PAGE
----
At dinner time, we all put on long sleeves to eat outside, because we still hang on to a little summer even as we embrace the new season. I love this straddle of a season and the changes coming in. I look forward to the vibrant colors and comfort foods. Welcome!
What do you love about fall? What changes are you welcoming right now?
“Let me take your picture before we eat,” I said imagine chocolate smears from the muffins all down her first day of school outfit.
As I grabbed the camera (I still don’t have a cell phone), she raced to the stand in front of the flowers where her sister had stood for her first day of school picture last week.
“Only with K!” she demanded wanting her sister in there too. Then quickly she changed to, “I wanna take a selfie.”
My preschooler wanted to take a selfie.
I didn’t go to preschool, but when I was in school, I didn’t know the word selfie because it didn’t exist. When my first day of school pictures were taken, my mom took them with a camera. With film. Long after school started, when we finished the roll and remembered to drop off the film and remembered to pick it up, we got that film developed and actually saw the pictures.
These days, my kids want to see the picture practically before I take it. “Let me see. Let me see!” Digital means you know if you got a good shot or not, but there’s no waiting, no anticipation. Sometimes it feels like everything is RIGHT NOW all the time.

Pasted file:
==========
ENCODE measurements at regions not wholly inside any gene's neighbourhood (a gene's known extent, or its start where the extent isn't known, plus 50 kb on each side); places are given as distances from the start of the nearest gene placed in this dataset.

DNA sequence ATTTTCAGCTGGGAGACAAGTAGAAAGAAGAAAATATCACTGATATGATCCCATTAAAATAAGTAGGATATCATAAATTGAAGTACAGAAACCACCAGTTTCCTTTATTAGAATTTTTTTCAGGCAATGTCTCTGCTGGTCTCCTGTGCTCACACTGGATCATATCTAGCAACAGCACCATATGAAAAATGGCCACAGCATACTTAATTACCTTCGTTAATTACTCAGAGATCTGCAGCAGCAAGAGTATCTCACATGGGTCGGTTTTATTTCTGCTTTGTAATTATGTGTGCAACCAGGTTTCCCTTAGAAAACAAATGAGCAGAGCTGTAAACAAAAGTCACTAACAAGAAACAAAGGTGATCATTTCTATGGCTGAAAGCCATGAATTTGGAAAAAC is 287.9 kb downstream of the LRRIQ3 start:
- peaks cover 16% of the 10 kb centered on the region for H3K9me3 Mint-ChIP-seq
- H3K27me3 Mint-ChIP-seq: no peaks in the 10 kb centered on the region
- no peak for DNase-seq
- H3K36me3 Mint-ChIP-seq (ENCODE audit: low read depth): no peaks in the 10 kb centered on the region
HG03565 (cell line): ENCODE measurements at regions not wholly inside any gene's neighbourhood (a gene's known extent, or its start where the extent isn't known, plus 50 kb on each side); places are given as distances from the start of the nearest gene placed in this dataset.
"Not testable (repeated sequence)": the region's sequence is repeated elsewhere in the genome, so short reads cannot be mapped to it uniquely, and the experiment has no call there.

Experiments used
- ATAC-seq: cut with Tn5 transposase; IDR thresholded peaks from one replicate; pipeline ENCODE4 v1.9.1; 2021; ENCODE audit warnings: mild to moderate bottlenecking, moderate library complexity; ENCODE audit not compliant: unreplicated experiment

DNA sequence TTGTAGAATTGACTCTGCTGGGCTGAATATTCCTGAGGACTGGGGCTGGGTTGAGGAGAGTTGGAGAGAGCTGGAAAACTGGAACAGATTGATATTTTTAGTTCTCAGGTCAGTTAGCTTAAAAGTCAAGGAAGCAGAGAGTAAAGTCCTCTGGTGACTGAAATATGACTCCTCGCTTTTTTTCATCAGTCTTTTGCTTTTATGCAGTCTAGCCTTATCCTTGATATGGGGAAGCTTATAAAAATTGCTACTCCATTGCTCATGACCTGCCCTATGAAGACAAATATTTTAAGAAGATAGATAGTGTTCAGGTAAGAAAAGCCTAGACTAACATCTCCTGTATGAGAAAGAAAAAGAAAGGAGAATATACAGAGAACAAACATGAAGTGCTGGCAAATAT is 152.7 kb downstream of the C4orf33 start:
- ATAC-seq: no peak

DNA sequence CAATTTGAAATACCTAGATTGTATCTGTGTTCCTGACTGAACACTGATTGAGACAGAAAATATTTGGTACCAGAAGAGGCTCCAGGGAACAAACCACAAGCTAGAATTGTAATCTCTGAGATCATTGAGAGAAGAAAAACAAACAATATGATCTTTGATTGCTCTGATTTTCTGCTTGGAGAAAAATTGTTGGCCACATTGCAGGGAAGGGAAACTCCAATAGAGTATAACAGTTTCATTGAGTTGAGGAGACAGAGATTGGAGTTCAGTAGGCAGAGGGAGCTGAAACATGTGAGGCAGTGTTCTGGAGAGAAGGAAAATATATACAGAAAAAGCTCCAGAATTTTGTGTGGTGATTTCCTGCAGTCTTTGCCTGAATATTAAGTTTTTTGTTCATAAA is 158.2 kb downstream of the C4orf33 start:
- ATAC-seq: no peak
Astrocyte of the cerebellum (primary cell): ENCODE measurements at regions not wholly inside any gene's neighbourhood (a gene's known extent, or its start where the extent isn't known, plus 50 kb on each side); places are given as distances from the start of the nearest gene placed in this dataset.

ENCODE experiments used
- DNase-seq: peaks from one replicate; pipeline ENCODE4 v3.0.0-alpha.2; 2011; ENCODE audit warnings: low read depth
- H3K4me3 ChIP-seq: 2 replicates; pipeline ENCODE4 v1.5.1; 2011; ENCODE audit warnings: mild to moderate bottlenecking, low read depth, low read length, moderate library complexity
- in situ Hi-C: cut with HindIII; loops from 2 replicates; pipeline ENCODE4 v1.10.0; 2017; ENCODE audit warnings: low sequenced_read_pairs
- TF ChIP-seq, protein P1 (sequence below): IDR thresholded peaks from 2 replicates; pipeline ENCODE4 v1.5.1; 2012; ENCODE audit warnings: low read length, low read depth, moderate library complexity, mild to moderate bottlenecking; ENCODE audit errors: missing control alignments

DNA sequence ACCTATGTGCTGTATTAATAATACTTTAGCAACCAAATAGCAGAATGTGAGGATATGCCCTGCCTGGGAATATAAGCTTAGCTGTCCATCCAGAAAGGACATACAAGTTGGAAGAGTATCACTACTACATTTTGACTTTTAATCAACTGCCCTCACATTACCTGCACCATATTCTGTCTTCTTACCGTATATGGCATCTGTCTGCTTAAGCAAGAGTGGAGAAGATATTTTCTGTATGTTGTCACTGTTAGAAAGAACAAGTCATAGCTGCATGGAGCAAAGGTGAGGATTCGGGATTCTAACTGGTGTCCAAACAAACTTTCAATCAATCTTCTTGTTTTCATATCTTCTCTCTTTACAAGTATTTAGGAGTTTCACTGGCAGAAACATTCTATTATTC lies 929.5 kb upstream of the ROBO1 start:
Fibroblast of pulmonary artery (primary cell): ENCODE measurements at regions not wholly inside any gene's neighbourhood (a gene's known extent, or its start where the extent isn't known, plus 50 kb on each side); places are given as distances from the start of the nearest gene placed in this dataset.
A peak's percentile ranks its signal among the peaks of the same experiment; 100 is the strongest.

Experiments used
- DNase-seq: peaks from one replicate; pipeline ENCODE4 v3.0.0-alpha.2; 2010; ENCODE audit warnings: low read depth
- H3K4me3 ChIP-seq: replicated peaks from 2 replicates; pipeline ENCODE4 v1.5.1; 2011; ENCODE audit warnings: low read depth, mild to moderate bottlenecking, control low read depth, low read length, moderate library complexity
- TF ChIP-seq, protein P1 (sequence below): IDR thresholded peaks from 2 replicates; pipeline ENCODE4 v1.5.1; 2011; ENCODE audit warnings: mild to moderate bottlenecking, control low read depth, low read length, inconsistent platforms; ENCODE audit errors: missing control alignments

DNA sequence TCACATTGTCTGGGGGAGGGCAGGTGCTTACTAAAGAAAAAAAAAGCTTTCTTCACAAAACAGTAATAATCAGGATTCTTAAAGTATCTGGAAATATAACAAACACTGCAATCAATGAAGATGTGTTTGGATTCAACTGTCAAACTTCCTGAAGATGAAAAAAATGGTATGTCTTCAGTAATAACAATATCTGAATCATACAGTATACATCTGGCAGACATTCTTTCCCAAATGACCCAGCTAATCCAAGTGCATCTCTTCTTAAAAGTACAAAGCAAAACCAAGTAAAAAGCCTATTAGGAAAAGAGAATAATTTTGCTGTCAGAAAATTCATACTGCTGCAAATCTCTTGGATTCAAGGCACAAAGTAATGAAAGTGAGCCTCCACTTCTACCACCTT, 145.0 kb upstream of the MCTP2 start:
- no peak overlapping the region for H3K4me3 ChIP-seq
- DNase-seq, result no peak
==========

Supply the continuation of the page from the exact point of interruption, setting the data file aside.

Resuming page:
But last week, my big girl headed off to school on Monday and the little one turned to me as the bus pulled away. “I’m bored. There’s no one to play with.”
Despite everything feeling “on-demand,” she had to wait for more than a week for her school to start. But today was her day. She was up early and dressed in the outfit she had picked out, the one that wasn’t my favorite on the rack, but was so her, bright and bold and sassy. She was all big grins that she had the same kind of muffins her big sister had had for her first day of school.
She waved her sister off and then hurried to the car. It was her day, and she was ready to start.
Both my girls are back in school, and I’m settling back into my own routine, including writing more regularly.
Are you writing today?
Think about what’s different now than when you were a kid. Make a list or zoom in one change. How do you feel about this change?